Mark 2010 as the year it became acceptable for a professor who serves as the R. Wendell Harrison Distinguished Service Professor of Political Science at the University of Chicago to deliver a lecture that proposes how to define, and distinguish between, various categories of Jews. […] First, it is important to note the title of Professor Mearsheimer’s lecture: “The Future of Palestine: Righteous Jews vs. New Afrikaners”. When you read or listen to the relatively long lecture, you will see that the part where he explains how he categorizes Jews (or, to be precise, “American Jews who care deeply about Israel”) comes only toward the end of the lecture. Up to this point, Mearsheimer presents his reasoning – based on highly selective facts, misrepresentations and cherry-picked polls – for his conclusion that “there is going to be a Greater Israel between the Jordan and the Mediterranean.”
Mearsheimer then sets out to speculate about the question who will live in the “Greater Israel” he predicts and what kind of political system will be adopted in this entity. After devoting a few paragraphs to insinuating that Israel is only too eager to find some pretext to expel “massive numbers of Palestinians from Greater Israel”, Mearsheimer argues that in his view, the “most likely outcome in the absence of a two-state solution is that Greater Israel will become a full-fledged apartheid state.”
It is in this context that he turns to the question of whether American Jews and the “lobby” would continue to support Israel, and he then proceeds to offer his advice on how to categorize “American Jews who care deeply about Israel” – and it is truly revealing that it is this issue that gets highlighted in the lecture’s title. […]
Professor Mearsheimer then proceeds to outline the political credo he ascribes to the “righteous Jews” and the “new Afrikaners” respectively, and he even “fleshes out” the categories he suggests by naming names. His “list” of “righteous Jews” includes Noam Chomsky, Roger Cohen, Richard Falk, Norman Finkelstein, Tony Judt, Tony Karon, Naomi Klein, MJ Rosenberg, Sara Roy and Philip Weiss; also on the list are “many of the individuals associated with J Street and everyone associated with Jewish Voice for Peace, as well as distinguished international figures such as Judge Richard Goldstone.” [Not sure if Goldstone still qualifies after protesting the “Apartheid Slander”…]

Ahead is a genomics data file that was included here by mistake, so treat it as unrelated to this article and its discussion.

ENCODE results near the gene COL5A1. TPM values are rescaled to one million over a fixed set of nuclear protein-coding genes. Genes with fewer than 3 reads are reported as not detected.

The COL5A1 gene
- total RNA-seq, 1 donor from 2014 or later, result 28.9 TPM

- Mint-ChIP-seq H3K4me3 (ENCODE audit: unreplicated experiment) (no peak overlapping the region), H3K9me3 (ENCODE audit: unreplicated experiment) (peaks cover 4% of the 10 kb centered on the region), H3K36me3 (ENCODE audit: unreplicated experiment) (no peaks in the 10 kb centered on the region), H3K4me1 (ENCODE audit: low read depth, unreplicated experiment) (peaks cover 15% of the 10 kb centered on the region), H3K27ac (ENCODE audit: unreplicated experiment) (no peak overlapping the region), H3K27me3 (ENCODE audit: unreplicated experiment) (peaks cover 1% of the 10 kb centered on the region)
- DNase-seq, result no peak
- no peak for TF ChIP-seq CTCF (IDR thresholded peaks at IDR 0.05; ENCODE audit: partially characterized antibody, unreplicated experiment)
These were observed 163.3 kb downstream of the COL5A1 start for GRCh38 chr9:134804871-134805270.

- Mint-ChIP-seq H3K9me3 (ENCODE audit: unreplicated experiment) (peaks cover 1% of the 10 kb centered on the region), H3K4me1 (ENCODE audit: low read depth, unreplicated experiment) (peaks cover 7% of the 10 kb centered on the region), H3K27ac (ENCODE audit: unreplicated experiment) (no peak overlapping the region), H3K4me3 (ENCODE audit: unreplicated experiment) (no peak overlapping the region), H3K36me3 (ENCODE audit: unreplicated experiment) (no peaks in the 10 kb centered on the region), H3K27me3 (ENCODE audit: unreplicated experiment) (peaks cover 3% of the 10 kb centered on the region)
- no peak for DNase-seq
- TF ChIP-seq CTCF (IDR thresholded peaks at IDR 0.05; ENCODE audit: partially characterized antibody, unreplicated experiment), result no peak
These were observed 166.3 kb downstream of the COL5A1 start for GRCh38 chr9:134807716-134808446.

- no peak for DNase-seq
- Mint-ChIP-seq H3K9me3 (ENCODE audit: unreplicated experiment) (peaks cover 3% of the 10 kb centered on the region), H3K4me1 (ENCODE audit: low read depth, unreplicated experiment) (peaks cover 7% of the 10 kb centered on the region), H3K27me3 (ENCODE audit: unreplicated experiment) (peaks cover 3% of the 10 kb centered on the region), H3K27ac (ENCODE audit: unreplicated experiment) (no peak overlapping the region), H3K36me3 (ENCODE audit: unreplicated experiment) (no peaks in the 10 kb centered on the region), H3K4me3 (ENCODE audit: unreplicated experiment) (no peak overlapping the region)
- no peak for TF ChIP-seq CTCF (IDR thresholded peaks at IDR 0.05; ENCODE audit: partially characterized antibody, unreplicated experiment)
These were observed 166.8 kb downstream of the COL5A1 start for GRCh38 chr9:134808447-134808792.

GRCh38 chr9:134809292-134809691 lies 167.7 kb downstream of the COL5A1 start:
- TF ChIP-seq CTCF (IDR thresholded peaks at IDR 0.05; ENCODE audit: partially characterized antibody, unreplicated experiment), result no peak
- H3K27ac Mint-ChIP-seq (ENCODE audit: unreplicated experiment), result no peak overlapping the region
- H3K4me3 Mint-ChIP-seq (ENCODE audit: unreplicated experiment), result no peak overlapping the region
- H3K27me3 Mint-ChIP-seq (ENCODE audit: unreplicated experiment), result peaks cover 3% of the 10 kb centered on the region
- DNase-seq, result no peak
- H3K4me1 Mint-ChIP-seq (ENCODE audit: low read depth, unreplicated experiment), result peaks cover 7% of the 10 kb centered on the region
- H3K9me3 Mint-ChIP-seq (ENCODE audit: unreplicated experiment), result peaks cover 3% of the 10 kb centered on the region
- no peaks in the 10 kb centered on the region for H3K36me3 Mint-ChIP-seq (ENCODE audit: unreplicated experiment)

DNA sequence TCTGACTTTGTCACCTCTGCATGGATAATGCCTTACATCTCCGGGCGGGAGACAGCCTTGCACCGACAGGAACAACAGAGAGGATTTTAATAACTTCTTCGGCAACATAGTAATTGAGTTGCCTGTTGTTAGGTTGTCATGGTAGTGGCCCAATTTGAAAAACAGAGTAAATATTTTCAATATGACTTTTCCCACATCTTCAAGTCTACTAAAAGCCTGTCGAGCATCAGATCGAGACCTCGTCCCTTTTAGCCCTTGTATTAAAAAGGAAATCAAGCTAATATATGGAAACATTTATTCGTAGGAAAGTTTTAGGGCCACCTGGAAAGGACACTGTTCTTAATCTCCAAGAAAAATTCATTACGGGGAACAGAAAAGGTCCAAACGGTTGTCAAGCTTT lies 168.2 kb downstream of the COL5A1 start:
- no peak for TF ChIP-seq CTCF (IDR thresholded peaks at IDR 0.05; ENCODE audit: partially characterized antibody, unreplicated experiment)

By contrast, the Jews who make up Mearsheimer’s “new Afrikaners” list include “most of the individuals who head the Israel lobby’s major organizations”, among them “Abraham Foxman of the Anti-Defamation League, David Harris of the American Jewish Committee, Malcolm Hoenlein of the Conference of Presidents of Major American Jewish Organizations, Ronald Lauder of the World Jewish Congress, and Morton Klein of the Zionist Organization of America, just to name some of the more prominent ones.”
Mearsheimer also adds to this list “businessmen like Sheldon Adelson, Lester Crown, and Mortimer Zuckerman as well as media personalities like Fred Hiatt and Charles Krauthammer of The Washington Post, Bret Stephens of The Wall Street Journal, and Martin Peretz of The New Republic.” And, he doesn’t forget to point out: “It would be easy to add more names to this list.”
Fast forward to fall 2011, and we find John Mearsheimer endorsing the book-length ruminations about Jewish and Israeli evils by the Israeli-British jazz saxophonist Gilad Atzmon who has long devoted his spare time to expressing his intense disdain and hatred for all things Israeli and Jewish. Initially, many people were in disbelief and expected that Mearsheimer would quickly distance himself from Atzmon’s odious writings. However, Mearsheimer actually did the opposite – and it shouldn’t have come as a surprise given the track record he had already established. As I’ve noted elsewhere, Gilad Atzmon could obviously expect “that Mearsheimer would embrace him as a ‘righteous Jew.’ And who knows: maybe next time Professor Mearsheimer teaches a ‘Seminar on Zionism and Palestine,’ Atzmon’s opus will be on the list of required reading.”
Let us be clear: the mainstream left has been very selective in embracing the rhetoric of the far right; as a result, antisemitic discourse is now “politically correct” and academically approved.
Needless to say, this discourse is then used to justify campaigns targeting Israel, whether it’s efforts to boycott Israel, or to question Israel’s right to defend itself by challenging the blockade of Gaza, or attempts to breach Israel’s borders.